The Courage to Call: See Something, Say Something

Wolverine Pipe Line Company (Wolverine) would like to recognize a stakeholder for taking the steps to be a good neighbor and report signs of a potential release on its underground pipeline which carries refined petroleum products.  

The resident, Charles Mikels, has lived in his local community for many years, walking the same bike path with his wife and dog daily, until one afternoon, he observed something not quite right. “I noticed the aroma in the air, and knew it wasn’t normal; when I saw Wolverine’s pipeline marker, and potential product on the ground, I knew that it was time to shorten my daily walk and head home to make a call.” 

Mikels recalls receiving Wolverine’s public awareness mailing each year, in which signs of a release are highlighted for residents living near its pipeline. The mailing also includes a handy fridge magnet with contact information for Wolverine’s Operations Control Center in the event of an emergency.

“Charles did exactly what we ask nearby landowners to do every year when we mail them a brochure, letter and magnet,” said Edwin Peters, Right of Way and Claims Supervisor at Wolverine. “He used sight, sound, and smell to be aware of his surroundings, and reported it to our emergency number that is clearly displayed on our materials. We’d like to recognize him for doing the right thing and being a good neighbor by preserving the public safety of the neighborhood.”

Mikels has a message to share with folks who may not be aware of the signs of a release on an underground pipeline, “If you see, smell, or hear anything, call it in. I also encourage people to read the letters they get from utility companies in their area, and to keep the handy fridge magnets for quick access to emergency contact information.” 

Pipeline releases are unlikely but can occur. Wolverine encourages everyone to be familiar with where pipelines are located by paying attention to pipeline markers in their area, understanding the signs and conditions of a possible release, and knowing what actions to take. The following list represents of possible occurrences to notice and instructions on what to do if you suspect a release:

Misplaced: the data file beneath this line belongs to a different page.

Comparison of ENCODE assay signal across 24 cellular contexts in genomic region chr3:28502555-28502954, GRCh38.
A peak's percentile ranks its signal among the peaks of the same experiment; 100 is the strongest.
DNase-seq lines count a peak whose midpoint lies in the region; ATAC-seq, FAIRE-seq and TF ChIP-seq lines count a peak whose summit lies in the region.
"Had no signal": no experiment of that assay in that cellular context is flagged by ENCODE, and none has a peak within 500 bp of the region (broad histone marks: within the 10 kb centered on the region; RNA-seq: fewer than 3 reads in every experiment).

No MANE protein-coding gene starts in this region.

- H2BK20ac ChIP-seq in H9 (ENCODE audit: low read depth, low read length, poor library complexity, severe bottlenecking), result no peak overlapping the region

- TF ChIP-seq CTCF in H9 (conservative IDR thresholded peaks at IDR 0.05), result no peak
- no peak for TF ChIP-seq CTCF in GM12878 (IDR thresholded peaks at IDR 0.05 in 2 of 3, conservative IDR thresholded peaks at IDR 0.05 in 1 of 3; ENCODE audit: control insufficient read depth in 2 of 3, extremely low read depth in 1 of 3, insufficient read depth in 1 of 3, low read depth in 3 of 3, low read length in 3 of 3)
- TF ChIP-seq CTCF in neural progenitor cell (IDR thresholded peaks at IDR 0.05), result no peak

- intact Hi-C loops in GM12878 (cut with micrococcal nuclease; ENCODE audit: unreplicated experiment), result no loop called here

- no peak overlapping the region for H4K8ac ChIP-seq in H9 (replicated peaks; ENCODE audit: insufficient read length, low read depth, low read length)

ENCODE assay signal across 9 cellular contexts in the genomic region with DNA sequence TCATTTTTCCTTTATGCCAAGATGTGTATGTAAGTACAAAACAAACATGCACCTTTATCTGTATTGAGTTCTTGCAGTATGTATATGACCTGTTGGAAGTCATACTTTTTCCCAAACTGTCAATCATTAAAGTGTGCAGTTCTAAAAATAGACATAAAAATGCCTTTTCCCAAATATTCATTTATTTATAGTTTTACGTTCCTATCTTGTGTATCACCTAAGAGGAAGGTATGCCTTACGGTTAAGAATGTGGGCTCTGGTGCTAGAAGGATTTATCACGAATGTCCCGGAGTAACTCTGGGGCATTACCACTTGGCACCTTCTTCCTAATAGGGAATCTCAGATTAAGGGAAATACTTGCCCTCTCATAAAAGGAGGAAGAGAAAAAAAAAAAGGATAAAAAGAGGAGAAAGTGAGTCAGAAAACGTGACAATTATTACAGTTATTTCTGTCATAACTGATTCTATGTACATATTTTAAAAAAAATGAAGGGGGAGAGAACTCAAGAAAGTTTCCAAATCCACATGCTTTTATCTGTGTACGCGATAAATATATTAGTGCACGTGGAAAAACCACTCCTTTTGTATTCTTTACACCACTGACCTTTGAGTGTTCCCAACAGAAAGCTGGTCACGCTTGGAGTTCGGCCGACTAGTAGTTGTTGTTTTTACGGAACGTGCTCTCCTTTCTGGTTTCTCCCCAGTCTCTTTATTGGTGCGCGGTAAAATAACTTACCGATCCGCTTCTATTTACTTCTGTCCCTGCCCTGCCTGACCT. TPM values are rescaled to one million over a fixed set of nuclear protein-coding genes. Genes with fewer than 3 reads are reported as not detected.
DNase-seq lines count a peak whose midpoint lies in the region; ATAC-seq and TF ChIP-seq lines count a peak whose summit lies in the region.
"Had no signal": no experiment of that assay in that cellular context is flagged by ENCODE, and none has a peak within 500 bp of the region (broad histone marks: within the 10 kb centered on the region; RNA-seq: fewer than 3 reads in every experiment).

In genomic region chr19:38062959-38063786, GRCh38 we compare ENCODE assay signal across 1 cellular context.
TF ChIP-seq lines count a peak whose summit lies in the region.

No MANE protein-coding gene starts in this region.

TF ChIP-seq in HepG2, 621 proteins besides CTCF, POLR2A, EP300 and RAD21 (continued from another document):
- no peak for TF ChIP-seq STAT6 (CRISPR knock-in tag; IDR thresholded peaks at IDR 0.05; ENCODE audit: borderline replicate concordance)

• Sight:
    • A pool of liquid on the ground
    • A rainbow sheen on water
    • Continuous bubbling in water
    • A dense white cloud or fog
    • Discolored or dead vegetation
    • Dirt or water being blown into the air
  • Sound:
    • An unusual hissing or roaring noise
  • Scent:
    • An unusual odor such as gasoline, sulfur, or a rotten egg smell
  • What to do if you suspect a release:
    • Leave the area immediately.
    • Call 911 or your local emergency response number.
    • Call Wolverine toll-free at 888-337-5004.
    • Do not attempt to operate pipeline valves.
    • Remain upwind.
    • Keep ignition sources away from the area.

“Wolverine would like to commend Charles Mikels for his clear commitment to the safety of the community, as it is one of our core values as a company,” shared Kurt Barclay, President of Wolverine. “It takes a partnership between pipeline operators and our stakeholders to keep the communities in which we operate safe, and Mikels did just that by being aware of his surroundings and reporting what he witnessed.”

Wolverine Pipe Line Company is a fuel transportation company headquartered in Portage, Michigan. Wolverine operates ~700 miles of active pipeline transporting refined petroleum products from refineries in the Chicago area to the Illinois, Indiana, and Michigan markets. Wolverine transports approximately 30% of all gasoline and diesel fuel used in Michigan.